The joint program is called Theatre in Context. It is a curriculum-based initiative, which seeks to provide connections between subject matter covered in schools and the productions staged in the Loft Theatre, which, along with the Victoria Theatre, now houses Human Race’s productions.
“We would find a thematic connection [to the current shows] to build the in-school tour for Muse Machine,” said Stoney. “In terms of show selection, we look over the curriculum in schools, look over the literature, see what plays are being taught. Can we provide a connection? The idea was, ‘How do we take a piece we do here, and tie it to the pieces touring at the schools, and, at the same time, build lesson plans using the state standards that teachers are required to have … how do we make that fit together in one big package?” The end result is a cohesive set of lessons that teachers use to facilitate discussion with students.
On the menu for this year’s Theatre in Context program is a return to musical roots. Although perennially popular with youth, musicals have enjoyed even greater notoriety in recent years, and Human Race hopes to use this to get young people excited about theatre. “‘Glee,’ ‘Smash’ and ‘High School Musical’ have regenerated a whole new interest in musical theatre, particularly among young people,” noted Moore.
From its roots working with Muse Machine, the Human Race’s education initiatives have evolved to include classes taught directly by the company and even a specific building to house them, the Caryl D. Philips Creativity Center, located in downtown Dayton.
Stoney, who teaches several classes for the company, explained, “The Dayton area is saturated with theatre … a number of community artists who are striving to get better. What better way to do that than to offer classes in improving their audition skills, because we do hire non-equity in our company. Those non-equity can come from the community as well, which is a great plus for us.”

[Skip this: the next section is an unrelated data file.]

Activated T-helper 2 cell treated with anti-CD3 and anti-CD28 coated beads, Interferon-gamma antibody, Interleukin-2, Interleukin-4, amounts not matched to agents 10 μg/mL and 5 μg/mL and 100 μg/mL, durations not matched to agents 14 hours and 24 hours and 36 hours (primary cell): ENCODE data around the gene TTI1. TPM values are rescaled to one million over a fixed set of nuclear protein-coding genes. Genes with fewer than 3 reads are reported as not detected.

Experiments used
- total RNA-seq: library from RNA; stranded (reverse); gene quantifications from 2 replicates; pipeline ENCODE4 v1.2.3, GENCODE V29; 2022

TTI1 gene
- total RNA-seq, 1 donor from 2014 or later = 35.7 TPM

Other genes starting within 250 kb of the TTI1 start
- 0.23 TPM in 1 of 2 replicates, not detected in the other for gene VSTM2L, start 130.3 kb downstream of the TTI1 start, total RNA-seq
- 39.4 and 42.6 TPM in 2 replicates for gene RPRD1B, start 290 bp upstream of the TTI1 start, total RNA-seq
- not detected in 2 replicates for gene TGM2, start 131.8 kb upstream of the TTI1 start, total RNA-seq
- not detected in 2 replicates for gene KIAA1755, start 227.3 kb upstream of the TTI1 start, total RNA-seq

The connection to local schools helps strengthen other educational programs within Human Race. “Being so closely connected to the Muse Machine, we know a lot of kids in the schools, so consequently, if we hear there’s a lot of interest…we’ll create a class,” Stoney said.
Dayton and beyond
Although Human Race is committed to serving the Dayton community, it has also become a player at the regional and national levels. “It makes me feel good that we are recognized within a small pool, among a number of organizations that are developing new work,” Moore said. “I think that makes us a strong company locally, but increases our attractiveness when it comes to artists who want to work here. When we go to New York […] it’s amazing how many people want to come to Dayton, Ohio to work.”
“The outside actors – the New York actors, the Chicago actors who come here – leave, and they are ambassadors for the city,” Stoney added. “They are amazed that this town has so much art. They are just astounded that they can have a kind of New York City, urban experience here in middle Ohio. I think that’s why we have a fairly successful audition record.”
In fact, Human Race has been so successful at the regional level that in 2010, Moore and the company’s late artistic director, Marsha Hanna, were jointly awarded the Governor’s Award for Arts Administration. The Human Race was the first theatre company to receive the honor. “That was a great recognition of what this company was doing and working for,” Moore said.
Human Race continues to work toward strengthening its programs and defining its role within the community. Nearly every non-profit and arts organization was hit hard by the economic downturn in 2009, and the recovery process continues four years later. “We survived through it,” Moore said. “And I think the quality continued to maintain and continued to grow.”